Facebook, the social media giant, is fast turning itself into a premier technology company and this is quite evident from the way Mark Zuckerberg showed the slice of the future in the Facebook’s annual F8 developer conference. And he seemed to be least perturbed whether it comes through organic or inorganic ways. That’s why it acquired VR headset maker company Oculus Rift in $2 billion.
Mark Zuckerberg clearly believes that the future of Facebook lies in virtual reality and he is making every effort to capture the coming consumer market before it actually arrives on the scene.
That’s why it wants to create a range of augmented reality and virtual reality products and content to capture the most lucrative slice of the market.
The future of Facebook lies in virtual reality
Company is about to deliver its first VR product Oculus Rift VR headset, though its facing difficulties in shipping. Apart from that, it has shown a concept of 3D surround 360 degree camera that can be used in the filming of virtual reality scenes and it will be used as a professional grade system.
“The system includes stitching technology that seamlessly marries the video from 17 cameras, vastly reducing post-production effort and time,” Facebook explained in a statement.
The camera more looks like a flying saucer. It will be an open source project. It’s to be noted that Facebook has to announce this to compete in the race with Sony, Samsung and Nokia who have already showed their attention to launch 360-degree VR cameras. It will come in $30000 as told by Facebook.
Augmented reality is the another big idea
Facebook understands that Microsoft has already taken an early lead in the augmented reality sphere when it was busy building the virtual reality headset Oculus Rift. Now it wants to bridge this gap in its own way.
“Eventually, we’re going to have normal-looking glasses than can do both virtual and augmented reality,” said Zuckerberg as he displayed what looked like a regular pair of eyeglasses.
So what is the idea of Facebook about the augmented reality technology? Let’s know it from Zuckerberg itself:
“AR gives you the ability to see the world, but also overlay digital objects on top. Today, if I want to show my friends a photo, I pull out my phone and have a small version of the photo. In the future, you’ll be able to snap your fingers and pull out a photo and make it as big as you want and with your AR glasses, you’ll be able to show it to people and they will be able to see it.”
[Tweet “So unlike Google Glass, Facebook wants AR glass to be active and not passive.”]
Facebook’s founder, Mark Zuckerberg, has spelled out three main pillars of Facebook’s future: Connectivity, artificial intelligence and virtual reality. It has already made a Gear VR headset with Samsung and Oculus Rift. Now the company is trying to fill the other part of the great tech story—which is AR.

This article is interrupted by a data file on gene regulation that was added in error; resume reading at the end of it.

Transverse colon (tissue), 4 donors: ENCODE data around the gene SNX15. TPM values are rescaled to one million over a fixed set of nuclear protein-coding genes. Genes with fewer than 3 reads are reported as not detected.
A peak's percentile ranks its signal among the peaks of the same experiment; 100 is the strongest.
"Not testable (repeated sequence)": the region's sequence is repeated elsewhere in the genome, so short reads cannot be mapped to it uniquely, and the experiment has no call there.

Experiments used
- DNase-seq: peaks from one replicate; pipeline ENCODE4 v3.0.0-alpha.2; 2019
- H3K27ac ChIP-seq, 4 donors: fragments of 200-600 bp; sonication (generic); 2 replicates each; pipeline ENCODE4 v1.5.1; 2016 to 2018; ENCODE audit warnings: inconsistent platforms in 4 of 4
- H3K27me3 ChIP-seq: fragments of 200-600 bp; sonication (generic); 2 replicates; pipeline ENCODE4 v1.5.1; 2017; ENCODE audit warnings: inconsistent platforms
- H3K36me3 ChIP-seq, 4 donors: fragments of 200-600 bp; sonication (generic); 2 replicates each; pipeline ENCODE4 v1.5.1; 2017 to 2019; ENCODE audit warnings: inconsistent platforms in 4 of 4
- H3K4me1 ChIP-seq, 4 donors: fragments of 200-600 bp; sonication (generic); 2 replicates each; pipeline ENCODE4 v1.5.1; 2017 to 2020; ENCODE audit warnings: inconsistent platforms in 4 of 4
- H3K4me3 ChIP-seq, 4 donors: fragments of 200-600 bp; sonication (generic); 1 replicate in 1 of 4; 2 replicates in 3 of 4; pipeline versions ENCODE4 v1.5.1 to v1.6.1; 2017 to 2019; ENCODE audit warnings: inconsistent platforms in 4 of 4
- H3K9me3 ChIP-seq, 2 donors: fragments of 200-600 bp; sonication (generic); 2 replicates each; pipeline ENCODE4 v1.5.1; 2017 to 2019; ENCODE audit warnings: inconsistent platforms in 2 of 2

“Over the next ten years, the form factor is just going to keep getting smaller and smaller,” he said. That will coincide with the development of AR tech, he continued. An example: Today, if we want to show Facebook photos to friends, we whip out our tiny phones. In the future, Zuckerberg said, you can simply unfurl a digital screen of unlimited size.
There is immense possibility. Objects like TV can become a $1 app in the app store. It’s what Facebook thinks.
Bots for billions
Bots are another thing on which the social media giant is banking on. Facebook has been dominated by humble human species so we are chatting more from them. Future, however, will be dominated by people chatting with bots. Facebook is trying to have a different kind of bot, and they will be so intelligent that you will actually be able to talk to them.
So you can ask them one day, “do you like my T-shirt?” Initially, the conversation will be more structured but with time these bots will be intelligent.
Will it be a risk?
Your entire personal data will come under one messenger roof so the answer is both yes and no. Messenger chief David Marcus says:
“The reality is when you think about the number of people who are on the Facebook platform, and how well protected their account is compared to general practice around the world, we feel good that we have best-in-class protections that will protect those accounts better than most companies at a smaller scale can.”
Bots are already present on Facebook and you can even book an Uber cab via them. However, what is more exciting is that anyone can be making their own bot. These bots will leave within the messenger app ecosystem.
Top five tussle
Why it is important for Facebook to keep inventing technologically. This is because a majority of users spend 80 percent of their time on just 5 apps. Microsoft is also betting big on bots. Microsoft’s boss Satya Nadella declared recently that “bots are the new apps”.So future seems like more fictional in 2026, but it’s an inevitable technological reality.